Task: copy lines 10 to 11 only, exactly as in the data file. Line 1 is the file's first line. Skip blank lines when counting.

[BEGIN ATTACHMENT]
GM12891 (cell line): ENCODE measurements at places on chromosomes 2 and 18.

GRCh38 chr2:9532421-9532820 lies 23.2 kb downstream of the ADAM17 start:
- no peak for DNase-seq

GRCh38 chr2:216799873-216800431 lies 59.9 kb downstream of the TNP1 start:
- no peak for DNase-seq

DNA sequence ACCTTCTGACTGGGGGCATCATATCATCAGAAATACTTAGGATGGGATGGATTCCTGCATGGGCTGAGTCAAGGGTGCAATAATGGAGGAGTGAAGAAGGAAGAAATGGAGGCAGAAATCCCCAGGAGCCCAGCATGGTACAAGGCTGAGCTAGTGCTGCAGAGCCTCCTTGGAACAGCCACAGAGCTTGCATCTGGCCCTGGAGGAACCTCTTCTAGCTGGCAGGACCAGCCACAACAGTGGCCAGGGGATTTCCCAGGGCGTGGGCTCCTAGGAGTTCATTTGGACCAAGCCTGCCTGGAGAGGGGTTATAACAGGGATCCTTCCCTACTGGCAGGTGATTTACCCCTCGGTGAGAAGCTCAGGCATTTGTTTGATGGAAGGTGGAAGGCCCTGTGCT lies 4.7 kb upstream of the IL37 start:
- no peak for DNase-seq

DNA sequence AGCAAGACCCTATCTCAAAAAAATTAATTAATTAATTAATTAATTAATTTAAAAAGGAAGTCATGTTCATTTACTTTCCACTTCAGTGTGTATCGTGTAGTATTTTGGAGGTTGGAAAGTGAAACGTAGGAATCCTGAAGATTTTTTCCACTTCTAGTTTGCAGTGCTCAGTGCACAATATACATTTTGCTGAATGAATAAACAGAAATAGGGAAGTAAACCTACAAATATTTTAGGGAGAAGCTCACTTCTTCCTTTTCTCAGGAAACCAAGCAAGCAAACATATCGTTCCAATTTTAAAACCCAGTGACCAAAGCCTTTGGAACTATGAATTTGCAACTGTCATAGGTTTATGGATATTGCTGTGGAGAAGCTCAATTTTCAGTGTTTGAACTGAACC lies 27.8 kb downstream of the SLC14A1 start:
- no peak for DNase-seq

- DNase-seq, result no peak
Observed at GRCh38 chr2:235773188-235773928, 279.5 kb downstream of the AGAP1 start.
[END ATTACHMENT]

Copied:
- DNase-seq, result no peak
Observed at GRCh38 chr2:235773188-235773928, 279.5 kb downstream of the AGAP1 start.